In Nigeria’s Venice Biennale Pavilion, Criticism Meets Optimism

By Equipo
13 Min Read

People in Lagos, Nigeria’s largest city, are hardly shy. The stereotype runs toward boisterousness, worn as a point of pride. But when the artist and poet Precious Okoyomon recorded interviews with some 60 city residents in January for an art project, the unusual questions — like “Who was responsible for the suffering of your mother?” — proved disarming.

Okoyomon is based in Brooklyn, but lived in Lagos as a child and still visits there frequently. The artist was collecting material for a sonic and sculptural installation that will be presented in the Nigeria Pavilion at this year’s Venice Biennale. The event, one of the art world’s most important, opens for previews next week and to the public on April 20.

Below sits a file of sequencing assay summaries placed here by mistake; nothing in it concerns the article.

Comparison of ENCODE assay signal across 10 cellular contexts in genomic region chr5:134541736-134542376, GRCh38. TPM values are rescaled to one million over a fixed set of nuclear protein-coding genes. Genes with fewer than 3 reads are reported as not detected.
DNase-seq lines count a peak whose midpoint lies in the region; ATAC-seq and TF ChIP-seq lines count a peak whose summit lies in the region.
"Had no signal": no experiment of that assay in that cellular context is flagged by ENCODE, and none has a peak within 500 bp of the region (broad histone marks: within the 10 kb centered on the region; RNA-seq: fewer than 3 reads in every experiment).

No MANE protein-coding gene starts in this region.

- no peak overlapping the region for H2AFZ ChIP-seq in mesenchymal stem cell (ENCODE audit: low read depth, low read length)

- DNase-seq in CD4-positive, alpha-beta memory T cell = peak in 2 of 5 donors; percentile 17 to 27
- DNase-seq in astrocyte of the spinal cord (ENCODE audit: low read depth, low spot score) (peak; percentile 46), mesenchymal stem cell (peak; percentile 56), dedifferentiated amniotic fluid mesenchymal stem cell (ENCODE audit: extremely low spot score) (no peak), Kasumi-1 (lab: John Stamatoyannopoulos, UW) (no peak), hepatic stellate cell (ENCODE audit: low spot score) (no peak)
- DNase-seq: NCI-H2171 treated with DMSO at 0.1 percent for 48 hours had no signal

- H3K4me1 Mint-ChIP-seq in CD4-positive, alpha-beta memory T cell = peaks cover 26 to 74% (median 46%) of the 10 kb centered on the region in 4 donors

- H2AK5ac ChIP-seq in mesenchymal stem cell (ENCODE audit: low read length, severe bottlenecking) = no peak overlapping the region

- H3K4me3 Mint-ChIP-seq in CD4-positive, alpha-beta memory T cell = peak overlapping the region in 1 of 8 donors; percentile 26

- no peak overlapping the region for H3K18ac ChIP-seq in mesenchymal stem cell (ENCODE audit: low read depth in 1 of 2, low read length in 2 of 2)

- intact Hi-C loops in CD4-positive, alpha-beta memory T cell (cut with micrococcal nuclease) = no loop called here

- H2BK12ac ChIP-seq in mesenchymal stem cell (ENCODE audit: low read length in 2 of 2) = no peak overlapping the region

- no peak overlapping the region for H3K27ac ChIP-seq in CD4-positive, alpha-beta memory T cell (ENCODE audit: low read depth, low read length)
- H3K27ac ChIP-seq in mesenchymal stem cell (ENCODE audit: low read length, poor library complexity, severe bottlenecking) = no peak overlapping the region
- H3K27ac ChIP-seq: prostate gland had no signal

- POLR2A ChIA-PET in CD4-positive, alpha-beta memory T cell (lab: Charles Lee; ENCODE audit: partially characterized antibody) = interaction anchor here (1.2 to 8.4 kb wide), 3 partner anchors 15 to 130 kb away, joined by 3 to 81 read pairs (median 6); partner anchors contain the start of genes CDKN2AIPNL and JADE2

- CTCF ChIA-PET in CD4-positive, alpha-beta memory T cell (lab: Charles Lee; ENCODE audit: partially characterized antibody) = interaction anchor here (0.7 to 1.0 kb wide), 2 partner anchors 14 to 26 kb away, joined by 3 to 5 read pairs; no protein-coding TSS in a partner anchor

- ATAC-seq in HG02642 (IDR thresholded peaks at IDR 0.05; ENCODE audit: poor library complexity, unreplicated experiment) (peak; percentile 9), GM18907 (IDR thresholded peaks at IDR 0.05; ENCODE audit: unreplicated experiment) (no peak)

Okoyomon’s steel-framed structure, erected in a courtyard, imagines a kind of radio tower, decked with bells and colonized by creeping vines. Motion sensors on the tower activate a soundtrack: It will play in the courtyard and also online, for anyone to tune in. It mixes poems by Okoyomon with music and passages from those interviews, whose respondents range from fellow artists to “strangers, someone’s cook, someone’s auntie,” Okoyomon said.

After some wary first reactions to the intimate 12-question protocol (adapted from another poet, Bhanu Kapil), the conversations grew vulnerable and real, Okoyomon said. The resulting sound piece, was “a kind of speaking in tongues,” as if tapping the unconscious of the city, Okoyomon added.

Okoyomon is a Venice veteran: In 2022, the artist presented a major installation in the Biennale’s main exhibition. But this year Okoyomon is one of the eight lauded artists to represent Nigeria in the country’s second-ever Venice pavilion — one of still relatively few African presentations at the Biennale, and one of the most ambitious in concept and scale.